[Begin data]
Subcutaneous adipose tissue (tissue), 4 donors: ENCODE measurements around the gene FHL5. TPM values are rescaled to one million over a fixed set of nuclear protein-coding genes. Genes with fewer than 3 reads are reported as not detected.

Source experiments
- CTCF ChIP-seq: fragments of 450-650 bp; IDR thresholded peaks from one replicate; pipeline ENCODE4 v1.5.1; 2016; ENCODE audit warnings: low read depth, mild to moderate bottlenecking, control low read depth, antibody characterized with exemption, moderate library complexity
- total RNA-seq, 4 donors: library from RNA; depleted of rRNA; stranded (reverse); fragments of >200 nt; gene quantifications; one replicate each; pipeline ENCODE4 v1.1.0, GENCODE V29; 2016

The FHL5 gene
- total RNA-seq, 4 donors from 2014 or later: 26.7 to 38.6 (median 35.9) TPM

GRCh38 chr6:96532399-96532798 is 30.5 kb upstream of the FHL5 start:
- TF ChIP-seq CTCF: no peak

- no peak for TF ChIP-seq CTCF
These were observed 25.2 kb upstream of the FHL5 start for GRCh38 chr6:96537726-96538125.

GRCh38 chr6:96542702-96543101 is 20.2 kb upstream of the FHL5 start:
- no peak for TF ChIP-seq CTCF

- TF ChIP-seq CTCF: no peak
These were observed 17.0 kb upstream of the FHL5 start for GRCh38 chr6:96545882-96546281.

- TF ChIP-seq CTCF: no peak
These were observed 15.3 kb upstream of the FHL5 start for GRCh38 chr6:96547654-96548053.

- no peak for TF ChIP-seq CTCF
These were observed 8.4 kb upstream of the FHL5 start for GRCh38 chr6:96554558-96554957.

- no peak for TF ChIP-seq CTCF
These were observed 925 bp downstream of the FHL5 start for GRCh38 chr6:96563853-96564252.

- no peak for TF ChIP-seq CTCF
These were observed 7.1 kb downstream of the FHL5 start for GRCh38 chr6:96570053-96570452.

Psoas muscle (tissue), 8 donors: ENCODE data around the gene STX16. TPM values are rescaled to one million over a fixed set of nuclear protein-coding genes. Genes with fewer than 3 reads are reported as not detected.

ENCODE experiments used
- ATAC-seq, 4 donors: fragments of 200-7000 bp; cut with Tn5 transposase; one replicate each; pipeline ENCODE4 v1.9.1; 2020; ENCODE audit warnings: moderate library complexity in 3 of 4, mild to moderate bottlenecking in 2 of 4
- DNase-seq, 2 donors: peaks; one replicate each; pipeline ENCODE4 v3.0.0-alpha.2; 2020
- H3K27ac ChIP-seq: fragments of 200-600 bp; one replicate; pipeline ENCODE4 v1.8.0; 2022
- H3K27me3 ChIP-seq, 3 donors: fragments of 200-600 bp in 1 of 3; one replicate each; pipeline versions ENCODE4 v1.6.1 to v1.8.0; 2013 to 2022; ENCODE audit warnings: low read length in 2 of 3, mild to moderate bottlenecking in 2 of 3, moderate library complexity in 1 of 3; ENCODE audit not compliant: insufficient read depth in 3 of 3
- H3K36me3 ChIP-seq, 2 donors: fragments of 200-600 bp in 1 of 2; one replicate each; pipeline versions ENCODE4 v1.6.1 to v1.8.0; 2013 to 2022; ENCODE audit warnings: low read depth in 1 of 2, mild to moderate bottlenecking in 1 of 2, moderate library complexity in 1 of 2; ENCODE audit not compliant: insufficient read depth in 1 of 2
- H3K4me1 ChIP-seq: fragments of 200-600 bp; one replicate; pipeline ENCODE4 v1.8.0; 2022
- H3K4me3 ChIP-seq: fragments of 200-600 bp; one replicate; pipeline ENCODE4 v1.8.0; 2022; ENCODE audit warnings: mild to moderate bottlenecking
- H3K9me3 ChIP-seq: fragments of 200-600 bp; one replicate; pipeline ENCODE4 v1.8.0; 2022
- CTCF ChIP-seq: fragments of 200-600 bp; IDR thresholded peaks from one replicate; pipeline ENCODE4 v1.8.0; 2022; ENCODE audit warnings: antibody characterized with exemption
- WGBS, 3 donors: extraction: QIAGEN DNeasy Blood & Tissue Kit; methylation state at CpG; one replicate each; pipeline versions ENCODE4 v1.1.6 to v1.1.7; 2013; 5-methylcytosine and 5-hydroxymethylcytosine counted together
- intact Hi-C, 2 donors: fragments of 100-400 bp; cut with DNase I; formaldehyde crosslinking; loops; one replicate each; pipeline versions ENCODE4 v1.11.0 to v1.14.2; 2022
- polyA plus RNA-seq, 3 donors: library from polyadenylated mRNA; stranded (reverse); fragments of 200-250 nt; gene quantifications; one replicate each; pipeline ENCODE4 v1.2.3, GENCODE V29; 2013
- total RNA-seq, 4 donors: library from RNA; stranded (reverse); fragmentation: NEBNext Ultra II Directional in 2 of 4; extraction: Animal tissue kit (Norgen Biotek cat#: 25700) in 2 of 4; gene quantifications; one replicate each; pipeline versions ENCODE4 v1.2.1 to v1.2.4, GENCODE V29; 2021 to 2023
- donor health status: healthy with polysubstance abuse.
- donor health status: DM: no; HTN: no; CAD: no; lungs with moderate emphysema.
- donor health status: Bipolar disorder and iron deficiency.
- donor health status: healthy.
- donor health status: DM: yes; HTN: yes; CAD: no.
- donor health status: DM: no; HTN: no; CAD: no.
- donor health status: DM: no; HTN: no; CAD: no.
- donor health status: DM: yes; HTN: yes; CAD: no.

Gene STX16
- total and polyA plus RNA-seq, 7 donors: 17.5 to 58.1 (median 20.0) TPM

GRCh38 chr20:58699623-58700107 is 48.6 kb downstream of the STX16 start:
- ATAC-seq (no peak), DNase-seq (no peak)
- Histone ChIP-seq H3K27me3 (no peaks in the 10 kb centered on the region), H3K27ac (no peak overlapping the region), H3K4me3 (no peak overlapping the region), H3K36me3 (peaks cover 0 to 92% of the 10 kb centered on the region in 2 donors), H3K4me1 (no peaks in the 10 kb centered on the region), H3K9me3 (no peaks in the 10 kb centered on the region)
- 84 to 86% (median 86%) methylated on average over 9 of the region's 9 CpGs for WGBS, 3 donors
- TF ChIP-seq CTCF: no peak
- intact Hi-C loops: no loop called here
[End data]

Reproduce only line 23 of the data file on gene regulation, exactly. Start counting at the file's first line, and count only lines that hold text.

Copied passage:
Psoas muscle (tissue), 8 donors: ENCODE data around the gene STX16. TPM values are rescaled to one million over a fixed set of nuclear protein-coding genes. Genes with fewer than 3 reads are reported as not detected.